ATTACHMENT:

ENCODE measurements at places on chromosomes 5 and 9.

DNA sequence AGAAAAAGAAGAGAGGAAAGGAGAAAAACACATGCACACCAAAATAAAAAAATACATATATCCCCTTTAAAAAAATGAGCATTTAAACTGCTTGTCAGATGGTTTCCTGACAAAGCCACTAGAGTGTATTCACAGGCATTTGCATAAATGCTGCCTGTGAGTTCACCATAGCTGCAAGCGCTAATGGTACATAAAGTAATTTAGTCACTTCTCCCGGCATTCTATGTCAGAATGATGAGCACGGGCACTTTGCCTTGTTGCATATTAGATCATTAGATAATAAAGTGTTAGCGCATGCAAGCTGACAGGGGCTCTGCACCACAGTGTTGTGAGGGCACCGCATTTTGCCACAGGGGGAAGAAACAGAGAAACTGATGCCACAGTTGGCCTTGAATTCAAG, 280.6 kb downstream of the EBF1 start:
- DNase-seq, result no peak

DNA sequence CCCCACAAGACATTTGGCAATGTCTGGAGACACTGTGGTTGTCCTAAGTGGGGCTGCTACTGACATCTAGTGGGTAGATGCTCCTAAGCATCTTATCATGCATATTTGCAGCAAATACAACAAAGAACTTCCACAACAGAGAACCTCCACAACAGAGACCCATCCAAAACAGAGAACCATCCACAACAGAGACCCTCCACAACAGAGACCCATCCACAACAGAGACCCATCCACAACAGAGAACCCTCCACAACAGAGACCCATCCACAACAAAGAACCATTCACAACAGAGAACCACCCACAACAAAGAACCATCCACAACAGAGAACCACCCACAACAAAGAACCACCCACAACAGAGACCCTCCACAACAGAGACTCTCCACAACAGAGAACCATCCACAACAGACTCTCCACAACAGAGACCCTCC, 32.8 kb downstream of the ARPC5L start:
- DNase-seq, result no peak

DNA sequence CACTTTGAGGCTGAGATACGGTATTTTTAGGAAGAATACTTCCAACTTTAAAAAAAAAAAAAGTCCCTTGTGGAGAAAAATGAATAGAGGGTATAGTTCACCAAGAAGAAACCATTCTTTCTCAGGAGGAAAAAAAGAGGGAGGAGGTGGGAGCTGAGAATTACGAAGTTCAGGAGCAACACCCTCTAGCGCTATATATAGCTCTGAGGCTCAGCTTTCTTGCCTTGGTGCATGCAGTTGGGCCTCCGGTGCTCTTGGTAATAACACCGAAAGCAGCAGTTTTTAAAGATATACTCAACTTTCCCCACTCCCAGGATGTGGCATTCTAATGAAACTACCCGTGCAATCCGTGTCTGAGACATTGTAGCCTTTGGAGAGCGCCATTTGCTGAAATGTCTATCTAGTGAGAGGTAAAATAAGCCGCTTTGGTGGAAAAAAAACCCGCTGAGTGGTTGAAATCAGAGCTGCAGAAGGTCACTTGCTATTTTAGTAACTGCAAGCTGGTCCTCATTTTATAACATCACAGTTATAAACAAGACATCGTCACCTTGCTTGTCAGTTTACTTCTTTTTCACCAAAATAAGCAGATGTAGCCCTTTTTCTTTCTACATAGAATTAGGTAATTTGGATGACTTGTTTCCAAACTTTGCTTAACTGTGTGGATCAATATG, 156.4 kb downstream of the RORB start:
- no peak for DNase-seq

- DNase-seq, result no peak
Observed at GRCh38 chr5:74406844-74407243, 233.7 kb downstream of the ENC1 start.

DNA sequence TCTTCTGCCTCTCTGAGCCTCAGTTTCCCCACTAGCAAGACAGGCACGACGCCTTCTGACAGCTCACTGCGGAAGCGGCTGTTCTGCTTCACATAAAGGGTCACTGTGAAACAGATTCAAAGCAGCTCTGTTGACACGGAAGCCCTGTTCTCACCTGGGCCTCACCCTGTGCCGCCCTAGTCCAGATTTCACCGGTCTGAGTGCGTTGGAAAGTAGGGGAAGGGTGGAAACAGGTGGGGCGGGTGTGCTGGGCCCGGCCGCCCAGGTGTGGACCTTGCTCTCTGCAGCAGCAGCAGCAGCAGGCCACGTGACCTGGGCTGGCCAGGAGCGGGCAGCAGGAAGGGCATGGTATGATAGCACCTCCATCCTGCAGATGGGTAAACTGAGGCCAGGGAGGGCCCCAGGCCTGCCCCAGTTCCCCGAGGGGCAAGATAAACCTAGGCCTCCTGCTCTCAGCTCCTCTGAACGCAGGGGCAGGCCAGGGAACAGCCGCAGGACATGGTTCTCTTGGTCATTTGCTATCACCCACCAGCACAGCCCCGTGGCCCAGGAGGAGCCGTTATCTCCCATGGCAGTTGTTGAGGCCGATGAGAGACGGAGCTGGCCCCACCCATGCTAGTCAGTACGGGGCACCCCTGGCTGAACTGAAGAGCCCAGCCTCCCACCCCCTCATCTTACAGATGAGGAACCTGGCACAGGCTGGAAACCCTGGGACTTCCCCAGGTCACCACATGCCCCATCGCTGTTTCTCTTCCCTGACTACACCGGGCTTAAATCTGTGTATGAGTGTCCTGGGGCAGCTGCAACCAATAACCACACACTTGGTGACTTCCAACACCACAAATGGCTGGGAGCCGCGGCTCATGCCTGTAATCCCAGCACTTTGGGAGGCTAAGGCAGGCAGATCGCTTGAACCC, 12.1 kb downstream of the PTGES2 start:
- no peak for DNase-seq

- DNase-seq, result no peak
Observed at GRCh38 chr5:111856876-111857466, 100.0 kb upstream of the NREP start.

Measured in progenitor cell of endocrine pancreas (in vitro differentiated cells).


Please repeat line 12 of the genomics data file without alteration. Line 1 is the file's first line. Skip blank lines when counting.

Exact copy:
- DNase-seq, result no peak